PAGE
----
20 that CBP has been very good at establishing policy guidelines
21 that would help implement the act. The act has been around
22 for a while, and the CPIA is something that needs some clear

Page 66
1 policy guidelines on enforcement from CBP. We don't have
2 that.
3 And third, I think CBP enforcement of the act has been
4 fair. However, ICE, or Immigration and Customs Enforcement,
5 which is the law enforcement arm of Homeland Security, has
6 been very aggressive. Let me go through these points
7 quickly.
8 On the difficult task given to CBP, there's a big
9 disconnect between the terms of the act and how property is
10 restricted from import and how the normal import procedures
11 allow for that restriction. So let me give you an example.
12 The act allows an MOU to be negotiated and a designated
13 list to be established by the State Department and given to
14 CBP, and CBP is asked to enforce the import restriction on
15 this designated list. The designated list is simply a list
16 of objects by category, and all of the objects, according to
17 the act, must have been discovered within the state party.
18 So in the example of Italy, for example, here's a list
19 of objects that are restricted from import. As long as they
20 were discovered in Italy, they're restricted. There's no
21 reference to value, and there's only reference to
22 descriptions and discovery.

Page 67
1 In the normal import procedures, CBP collects
2 information about the importation -- the name of the
3 exporter, the name of the importer, the tariff number for the
4 merchandise -- so not a description, a tariff number -- the
5 country of origin of the merchandise, and the value.
6 It's hard to marry these two standards. If you're just
7 looking at the designated list, they're lists of objects by
8 category. They do not fall into one tariff number that the
9 importer is supposed to report. In fact, there's multiple
10 tariff numbers that those objects can fall into.
11 So as far as CBP enforcing the restrictions, there is
12 not one place to look on the paper when you receive it from
13 the importer, saying here are the goods I'm bringing in.
14 Second, CBP requires country of origin of the merchandise,
15 not the place of discovery. The act is place of discovery.
16 The import documentation is country of origin. They're two
17 different things.
18 There has never been any written guidance from CBP on
19 this issue of how importers of cultural property are to deal
20 with this. The obvious answer is for importations of
21 cultural property to have a separate field or open up a field
22 in one of these standard forms where the importer of cultural

Page 68
1 property, if they believe it's covered by the act, can
2 declare where the property was discovered. So we'll have
3 discovery and origin, and that information will be on customs
4 forms.
5 Second, the discrepancies. CBP issued an informed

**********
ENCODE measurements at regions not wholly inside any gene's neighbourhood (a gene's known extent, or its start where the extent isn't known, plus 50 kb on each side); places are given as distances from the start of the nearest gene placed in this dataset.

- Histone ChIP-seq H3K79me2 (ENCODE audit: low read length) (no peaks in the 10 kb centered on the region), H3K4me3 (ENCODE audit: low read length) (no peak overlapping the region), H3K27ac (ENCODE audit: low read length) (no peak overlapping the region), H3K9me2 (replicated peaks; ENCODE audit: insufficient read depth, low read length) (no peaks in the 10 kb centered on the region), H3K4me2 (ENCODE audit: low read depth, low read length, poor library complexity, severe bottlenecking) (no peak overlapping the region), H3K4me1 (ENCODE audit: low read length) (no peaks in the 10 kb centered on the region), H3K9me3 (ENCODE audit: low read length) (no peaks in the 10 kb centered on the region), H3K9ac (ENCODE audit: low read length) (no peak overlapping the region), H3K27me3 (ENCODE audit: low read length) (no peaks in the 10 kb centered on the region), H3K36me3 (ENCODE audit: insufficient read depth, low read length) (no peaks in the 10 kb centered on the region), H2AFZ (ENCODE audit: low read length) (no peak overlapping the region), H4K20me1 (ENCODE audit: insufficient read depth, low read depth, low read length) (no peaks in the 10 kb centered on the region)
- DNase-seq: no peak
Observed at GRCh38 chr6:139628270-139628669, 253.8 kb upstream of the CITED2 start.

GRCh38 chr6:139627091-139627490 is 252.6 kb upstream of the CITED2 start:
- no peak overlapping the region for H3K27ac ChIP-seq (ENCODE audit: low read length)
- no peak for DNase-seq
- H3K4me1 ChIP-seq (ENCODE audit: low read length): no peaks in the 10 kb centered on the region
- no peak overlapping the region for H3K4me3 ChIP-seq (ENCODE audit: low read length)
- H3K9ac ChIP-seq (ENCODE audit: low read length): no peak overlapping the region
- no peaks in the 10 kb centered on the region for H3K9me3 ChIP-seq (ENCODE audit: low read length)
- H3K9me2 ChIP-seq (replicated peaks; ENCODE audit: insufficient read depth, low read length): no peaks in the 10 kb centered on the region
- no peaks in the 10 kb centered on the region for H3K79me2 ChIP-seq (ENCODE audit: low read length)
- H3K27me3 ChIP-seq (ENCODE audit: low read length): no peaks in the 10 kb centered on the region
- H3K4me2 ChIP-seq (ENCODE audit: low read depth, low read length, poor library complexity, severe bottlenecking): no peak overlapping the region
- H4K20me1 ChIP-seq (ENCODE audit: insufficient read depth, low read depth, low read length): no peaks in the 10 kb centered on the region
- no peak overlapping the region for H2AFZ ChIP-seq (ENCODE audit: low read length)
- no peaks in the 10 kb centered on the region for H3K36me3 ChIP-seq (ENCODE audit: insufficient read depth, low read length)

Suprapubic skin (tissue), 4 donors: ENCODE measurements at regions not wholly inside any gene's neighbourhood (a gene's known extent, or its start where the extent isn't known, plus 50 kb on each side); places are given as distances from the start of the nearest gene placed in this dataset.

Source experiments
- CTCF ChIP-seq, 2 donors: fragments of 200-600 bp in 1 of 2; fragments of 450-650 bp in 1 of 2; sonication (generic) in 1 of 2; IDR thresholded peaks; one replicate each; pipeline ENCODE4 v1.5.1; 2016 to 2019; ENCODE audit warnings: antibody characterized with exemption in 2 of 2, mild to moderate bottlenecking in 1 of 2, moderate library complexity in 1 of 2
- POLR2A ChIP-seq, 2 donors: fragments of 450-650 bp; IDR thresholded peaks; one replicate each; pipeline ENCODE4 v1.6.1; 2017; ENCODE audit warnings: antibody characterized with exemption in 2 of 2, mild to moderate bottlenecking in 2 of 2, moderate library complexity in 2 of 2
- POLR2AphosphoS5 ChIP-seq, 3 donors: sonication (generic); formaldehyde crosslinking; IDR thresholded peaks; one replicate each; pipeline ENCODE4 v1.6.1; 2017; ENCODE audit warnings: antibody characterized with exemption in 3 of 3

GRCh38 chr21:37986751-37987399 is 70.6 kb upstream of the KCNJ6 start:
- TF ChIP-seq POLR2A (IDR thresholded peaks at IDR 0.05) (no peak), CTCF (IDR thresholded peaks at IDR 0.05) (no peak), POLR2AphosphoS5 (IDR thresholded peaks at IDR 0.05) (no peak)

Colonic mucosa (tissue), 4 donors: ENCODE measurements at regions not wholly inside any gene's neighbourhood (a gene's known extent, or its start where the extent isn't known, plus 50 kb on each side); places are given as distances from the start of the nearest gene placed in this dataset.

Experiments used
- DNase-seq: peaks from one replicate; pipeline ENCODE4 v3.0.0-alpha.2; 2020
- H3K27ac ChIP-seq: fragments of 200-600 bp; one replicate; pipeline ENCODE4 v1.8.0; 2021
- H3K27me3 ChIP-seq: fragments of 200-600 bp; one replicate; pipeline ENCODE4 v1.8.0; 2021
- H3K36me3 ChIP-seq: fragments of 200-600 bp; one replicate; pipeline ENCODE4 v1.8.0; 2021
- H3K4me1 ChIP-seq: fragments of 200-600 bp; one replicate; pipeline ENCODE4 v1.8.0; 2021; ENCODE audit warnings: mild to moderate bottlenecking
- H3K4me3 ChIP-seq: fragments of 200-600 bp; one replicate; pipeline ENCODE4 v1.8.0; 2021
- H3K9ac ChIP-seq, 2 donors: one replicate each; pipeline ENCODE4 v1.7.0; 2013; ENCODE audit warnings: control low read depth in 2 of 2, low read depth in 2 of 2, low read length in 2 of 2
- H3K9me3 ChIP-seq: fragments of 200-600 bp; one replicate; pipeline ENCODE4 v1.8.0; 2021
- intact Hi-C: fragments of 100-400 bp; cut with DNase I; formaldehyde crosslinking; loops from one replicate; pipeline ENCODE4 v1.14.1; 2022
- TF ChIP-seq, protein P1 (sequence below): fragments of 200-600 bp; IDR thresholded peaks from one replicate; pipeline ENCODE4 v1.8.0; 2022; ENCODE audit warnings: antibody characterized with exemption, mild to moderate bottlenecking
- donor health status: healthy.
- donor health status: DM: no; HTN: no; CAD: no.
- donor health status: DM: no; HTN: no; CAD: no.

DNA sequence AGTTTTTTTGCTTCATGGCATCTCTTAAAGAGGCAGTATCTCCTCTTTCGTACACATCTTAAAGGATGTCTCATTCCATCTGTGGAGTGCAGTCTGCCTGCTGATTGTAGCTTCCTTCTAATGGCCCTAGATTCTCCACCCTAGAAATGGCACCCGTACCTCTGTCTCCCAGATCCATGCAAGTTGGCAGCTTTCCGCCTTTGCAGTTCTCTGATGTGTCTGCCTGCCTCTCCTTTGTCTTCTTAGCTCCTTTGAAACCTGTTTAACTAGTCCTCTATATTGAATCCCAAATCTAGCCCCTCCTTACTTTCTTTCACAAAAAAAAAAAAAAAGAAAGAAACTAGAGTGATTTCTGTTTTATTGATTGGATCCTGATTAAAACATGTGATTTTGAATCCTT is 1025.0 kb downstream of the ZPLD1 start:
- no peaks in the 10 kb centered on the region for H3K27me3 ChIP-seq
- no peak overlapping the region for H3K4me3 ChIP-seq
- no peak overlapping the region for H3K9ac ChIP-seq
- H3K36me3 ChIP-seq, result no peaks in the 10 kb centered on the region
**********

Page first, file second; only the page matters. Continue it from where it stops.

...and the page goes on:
6 compliance publication in 2003 and 2004 on works of art. It
7 didn't include any of the issues I'm discussing right now.
8 In fact, many people in the trade lobbied for some
9 information to be put in that informed compliance publication
10 that would help us deal with these tariff issues, country of
11 origin issues. It wasn't done.
12 So the trade, the people who collect these objects,
13 people who -- museum collect them, collectors collect them,
14 there is no guidance out there for them on how to deal with
15 these issues. I mentioned the tariff numbers. There are
16 three different tariff numbers that cultural property can be
17 imported under. Only two of them are proper, but the third
18 one is the one that everyone else uses. So that's how
19 unclear these rules are.
20 On country of origin, as I said, the rules for country
21 of origin are where the object was manufactured. There has
22 never been any guidance from CBP how the find spot of the

Page 69
1 work could actually be used as the country of origin. There
2 are people in CBP who believe that, for cultural property,
3 the origin should be the find spot. However, that's never
4 been put out as guidance or as a ruling to the importers.
5 And last, as I mentioned, there should be changes to
6 CBP's electronic system when an importer transmits
7 information about an import to have more information about
8 the cultural property being imported.
9 Last, and then I'm going to yield the rest of my time,
10 as far as enforcement is concerned, on what I call the cargo
11 side, when you import something and report all that
12 information about your import to CBP, on the entry side or
13 the cargo side, the people who process the entries, deal with
14 the importers on a daily basis have been very fair in how
15 they deal with importers.
16 Generally speaking, the act requires that if you're
17 importing an object that could possibly be import restricted,
18 it can be imported if you can show that the object was